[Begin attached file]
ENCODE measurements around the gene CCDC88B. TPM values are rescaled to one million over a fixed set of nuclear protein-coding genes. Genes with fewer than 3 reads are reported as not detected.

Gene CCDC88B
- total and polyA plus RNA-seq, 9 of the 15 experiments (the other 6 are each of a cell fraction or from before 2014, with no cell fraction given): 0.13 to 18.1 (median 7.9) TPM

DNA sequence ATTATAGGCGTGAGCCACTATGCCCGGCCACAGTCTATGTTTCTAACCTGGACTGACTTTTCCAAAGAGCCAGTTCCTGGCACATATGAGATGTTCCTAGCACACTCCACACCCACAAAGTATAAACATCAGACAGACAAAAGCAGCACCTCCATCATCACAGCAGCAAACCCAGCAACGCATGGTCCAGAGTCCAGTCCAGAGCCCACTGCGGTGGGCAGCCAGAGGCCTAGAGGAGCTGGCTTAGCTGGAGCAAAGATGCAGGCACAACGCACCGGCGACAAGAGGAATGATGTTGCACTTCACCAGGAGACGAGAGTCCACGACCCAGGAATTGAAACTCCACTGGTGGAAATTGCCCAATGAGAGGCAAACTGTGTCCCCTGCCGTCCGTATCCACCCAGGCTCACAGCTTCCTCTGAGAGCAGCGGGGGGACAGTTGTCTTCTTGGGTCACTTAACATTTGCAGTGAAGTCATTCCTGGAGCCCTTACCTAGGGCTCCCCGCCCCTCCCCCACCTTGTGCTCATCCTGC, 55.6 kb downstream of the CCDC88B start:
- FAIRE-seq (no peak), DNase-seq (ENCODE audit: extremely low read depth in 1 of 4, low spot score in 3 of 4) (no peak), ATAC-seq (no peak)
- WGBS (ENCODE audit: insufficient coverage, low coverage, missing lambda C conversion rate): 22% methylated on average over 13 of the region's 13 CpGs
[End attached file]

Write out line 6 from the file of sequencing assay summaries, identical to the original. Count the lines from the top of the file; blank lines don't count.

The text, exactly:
- WGBS (ENCODE audit: insufficient coverage, low coverage, missing lambda C conversion rate): 22% methylated on average over 13 of the region's 13 CpGs